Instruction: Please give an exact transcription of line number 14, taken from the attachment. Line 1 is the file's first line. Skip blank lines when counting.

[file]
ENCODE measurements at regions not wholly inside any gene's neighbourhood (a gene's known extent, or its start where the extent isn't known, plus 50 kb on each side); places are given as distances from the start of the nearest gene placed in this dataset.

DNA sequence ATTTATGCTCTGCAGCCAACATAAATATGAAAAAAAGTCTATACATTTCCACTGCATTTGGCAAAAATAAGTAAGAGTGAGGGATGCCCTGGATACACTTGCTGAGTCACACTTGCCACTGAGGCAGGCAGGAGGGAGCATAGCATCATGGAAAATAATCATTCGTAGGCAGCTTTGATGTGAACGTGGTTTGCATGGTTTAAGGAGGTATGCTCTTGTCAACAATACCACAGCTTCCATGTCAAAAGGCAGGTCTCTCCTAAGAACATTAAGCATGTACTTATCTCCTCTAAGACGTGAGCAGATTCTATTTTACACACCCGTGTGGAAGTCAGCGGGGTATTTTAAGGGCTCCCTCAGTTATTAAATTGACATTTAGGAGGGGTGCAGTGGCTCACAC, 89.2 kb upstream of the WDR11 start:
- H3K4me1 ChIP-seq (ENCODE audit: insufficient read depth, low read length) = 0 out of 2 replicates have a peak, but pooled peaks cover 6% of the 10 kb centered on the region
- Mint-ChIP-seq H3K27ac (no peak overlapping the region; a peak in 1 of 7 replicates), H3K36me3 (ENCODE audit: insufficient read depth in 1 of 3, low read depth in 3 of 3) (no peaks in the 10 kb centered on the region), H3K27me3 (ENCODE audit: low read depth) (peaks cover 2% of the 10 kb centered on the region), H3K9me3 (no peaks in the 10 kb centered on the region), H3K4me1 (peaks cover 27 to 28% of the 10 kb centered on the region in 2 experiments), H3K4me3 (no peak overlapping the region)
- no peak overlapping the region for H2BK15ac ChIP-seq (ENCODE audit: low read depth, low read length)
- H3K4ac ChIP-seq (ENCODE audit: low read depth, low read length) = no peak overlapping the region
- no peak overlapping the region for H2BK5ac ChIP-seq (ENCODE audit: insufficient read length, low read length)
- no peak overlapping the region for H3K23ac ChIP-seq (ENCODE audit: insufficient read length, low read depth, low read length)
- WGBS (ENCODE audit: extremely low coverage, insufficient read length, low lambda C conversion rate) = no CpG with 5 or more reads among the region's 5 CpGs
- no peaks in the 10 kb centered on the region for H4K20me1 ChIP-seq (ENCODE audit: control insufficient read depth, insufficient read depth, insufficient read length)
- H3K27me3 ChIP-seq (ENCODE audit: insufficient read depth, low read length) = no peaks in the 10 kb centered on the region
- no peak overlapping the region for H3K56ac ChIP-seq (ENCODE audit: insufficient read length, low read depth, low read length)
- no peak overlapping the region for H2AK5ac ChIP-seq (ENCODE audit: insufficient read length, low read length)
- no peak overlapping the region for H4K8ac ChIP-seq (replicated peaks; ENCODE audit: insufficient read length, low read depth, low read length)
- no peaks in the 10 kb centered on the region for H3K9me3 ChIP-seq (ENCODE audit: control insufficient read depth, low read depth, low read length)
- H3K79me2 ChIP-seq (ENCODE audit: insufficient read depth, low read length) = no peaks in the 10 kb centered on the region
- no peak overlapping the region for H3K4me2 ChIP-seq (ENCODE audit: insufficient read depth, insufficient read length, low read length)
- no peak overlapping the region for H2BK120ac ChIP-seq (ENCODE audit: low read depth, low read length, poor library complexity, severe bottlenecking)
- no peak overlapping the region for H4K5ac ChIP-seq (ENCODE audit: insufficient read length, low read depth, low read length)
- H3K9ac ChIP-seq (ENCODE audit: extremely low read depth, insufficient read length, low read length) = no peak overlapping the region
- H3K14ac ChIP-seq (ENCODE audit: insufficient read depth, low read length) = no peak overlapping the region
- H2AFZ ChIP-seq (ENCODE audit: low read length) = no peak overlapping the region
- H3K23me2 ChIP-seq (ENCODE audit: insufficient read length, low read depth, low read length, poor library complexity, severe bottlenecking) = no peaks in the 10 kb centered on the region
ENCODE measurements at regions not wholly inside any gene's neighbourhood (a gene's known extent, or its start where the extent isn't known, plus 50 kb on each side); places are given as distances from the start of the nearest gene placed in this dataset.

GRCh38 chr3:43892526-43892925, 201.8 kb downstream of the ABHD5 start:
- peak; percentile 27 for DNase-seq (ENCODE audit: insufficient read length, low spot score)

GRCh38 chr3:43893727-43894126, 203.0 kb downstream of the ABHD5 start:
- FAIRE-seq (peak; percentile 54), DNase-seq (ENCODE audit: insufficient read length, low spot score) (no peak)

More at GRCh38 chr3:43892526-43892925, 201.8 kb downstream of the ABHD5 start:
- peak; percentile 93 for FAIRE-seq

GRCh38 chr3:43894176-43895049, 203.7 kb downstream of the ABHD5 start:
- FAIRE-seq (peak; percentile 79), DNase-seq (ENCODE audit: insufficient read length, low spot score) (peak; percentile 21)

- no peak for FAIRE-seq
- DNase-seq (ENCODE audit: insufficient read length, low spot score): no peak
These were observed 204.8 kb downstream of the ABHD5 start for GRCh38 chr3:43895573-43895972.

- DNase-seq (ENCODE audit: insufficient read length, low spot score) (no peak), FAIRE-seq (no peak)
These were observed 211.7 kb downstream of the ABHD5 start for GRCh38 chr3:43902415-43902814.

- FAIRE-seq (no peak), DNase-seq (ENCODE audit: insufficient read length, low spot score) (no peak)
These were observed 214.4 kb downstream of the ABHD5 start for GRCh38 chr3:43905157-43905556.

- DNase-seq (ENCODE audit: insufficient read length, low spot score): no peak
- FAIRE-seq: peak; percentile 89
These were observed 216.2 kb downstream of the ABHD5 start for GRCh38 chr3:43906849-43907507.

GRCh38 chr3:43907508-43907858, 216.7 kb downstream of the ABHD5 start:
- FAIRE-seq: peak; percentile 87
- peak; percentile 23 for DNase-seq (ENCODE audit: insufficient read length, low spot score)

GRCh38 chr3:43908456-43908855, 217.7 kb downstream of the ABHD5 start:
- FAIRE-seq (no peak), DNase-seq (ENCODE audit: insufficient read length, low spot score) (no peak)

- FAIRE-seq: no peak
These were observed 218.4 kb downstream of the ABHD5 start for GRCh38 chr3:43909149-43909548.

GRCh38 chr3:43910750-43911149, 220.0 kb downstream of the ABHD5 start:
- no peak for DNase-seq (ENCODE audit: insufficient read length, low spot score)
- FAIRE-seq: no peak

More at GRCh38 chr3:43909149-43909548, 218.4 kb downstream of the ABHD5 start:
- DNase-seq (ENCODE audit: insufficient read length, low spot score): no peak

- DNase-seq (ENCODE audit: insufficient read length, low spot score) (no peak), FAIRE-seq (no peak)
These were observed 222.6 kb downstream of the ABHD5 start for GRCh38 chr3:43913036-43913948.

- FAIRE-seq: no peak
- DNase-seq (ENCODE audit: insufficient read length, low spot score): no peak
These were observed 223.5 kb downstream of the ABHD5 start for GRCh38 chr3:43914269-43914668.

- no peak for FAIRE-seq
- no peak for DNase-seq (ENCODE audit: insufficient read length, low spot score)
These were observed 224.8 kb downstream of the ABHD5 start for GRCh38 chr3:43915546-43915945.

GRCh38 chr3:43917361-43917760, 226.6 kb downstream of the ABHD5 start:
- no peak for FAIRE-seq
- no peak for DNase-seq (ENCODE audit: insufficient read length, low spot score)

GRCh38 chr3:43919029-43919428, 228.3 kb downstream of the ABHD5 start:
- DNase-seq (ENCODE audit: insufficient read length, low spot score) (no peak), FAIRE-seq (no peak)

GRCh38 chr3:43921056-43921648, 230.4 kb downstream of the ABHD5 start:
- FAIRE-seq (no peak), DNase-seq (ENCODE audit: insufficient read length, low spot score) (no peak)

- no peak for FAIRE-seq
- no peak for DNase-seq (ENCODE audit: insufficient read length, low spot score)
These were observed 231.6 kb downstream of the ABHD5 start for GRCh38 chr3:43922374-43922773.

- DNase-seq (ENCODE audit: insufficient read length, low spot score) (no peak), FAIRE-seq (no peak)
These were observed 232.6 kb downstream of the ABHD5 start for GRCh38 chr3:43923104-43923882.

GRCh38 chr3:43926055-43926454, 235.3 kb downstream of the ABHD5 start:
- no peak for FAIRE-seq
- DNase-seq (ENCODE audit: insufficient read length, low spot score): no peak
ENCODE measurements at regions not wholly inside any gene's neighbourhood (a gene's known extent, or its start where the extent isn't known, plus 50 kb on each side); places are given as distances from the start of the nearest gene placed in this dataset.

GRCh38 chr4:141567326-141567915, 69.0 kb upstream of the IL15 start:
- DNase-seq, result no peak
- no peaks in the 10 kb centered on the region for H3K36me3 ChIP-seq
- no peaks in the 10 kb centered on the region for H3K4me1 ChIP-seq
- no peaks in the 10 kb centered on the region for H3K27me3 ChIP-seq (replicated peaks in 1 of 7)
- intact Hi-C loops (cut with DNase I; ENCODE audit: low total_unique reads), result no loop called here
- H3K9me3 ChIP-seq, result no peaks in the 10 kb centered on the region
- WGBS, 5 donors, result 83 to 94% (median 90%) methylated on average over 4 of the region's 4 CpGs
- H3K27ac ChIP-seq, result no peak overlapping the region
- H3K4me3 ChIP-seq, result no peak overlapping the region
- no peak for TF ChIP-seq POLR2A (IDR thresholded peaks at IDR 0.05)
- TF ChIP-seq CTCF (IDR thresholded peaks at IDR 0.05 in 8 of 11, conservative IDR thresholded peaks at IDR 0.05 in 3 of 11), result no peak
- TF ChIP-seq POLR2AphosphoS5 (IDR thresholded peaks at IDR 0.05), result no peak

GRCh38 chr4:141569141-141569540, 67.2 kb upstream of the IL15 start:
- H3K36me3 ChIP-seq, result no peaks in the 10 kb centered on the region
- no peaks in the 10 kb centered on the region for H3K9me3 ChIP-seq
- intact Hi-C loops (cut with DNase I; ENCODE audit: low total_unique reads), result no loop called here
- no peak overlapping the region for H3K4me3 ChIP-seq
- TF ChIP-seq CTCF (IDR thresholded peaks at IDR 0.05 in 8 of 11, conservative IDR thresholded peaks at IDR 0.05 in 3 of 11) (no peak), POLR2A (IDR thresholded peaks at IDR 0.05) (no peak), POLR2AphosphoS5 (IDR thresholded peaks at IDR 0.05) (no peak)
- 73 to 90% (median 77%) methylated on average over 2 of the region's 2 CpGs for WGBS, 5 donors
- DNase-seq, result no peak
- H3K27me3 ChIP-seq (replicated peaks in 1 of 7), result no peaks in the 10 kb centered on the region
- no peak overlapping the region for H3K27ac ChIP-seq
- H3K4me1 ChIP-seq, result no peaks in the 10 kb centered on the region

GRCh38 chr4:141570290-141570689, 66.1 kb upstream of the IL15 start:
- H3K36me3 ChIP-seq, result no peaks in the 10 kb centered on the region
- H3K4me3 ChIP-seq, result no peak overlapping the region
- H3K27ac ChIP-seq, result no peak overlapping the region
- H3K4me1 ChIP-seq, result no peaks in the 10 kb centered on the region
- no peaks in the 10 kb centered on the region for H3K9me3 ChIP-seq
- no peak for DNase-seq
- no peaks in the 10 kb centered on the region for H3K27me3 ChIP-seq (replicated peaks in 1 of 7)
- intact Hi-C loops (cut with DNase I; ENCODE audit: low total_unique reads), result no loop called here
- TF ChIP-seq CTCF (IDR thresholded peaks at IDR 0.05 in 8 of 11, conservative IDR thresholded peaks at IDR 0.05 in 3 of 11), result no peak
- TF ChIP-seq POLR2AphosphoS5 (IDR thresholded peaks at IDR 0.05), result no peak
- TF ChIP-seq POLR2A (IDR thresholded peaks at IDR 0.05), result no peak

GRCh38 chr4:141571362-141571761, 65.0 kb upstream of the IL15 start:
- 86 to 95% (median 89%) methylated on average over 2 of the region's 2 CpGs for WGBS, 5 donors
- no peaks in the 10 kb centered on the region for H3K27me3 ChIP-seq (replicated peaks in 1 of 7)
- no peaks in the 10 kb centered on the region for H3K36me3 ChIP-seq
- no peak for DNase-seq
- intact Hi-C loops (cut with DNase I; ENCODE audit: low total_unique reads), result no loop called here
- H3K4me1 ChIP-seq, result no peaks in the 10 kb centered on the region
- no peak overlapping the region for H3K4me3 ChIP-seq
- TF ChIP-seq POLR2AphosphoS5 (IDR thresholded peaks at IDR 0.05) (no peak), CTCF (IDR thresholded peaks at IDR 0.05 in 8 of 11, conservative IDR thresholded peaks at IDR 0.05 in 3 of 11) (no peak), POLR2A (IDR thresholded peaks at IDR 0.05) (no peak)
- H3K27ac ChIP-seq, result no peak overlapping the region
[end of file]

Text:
- no peak overlapping the region for H4K8ac ChIP-seq (replicated peaks; ENCODE audit: insufficient read length, low read depth, low read length)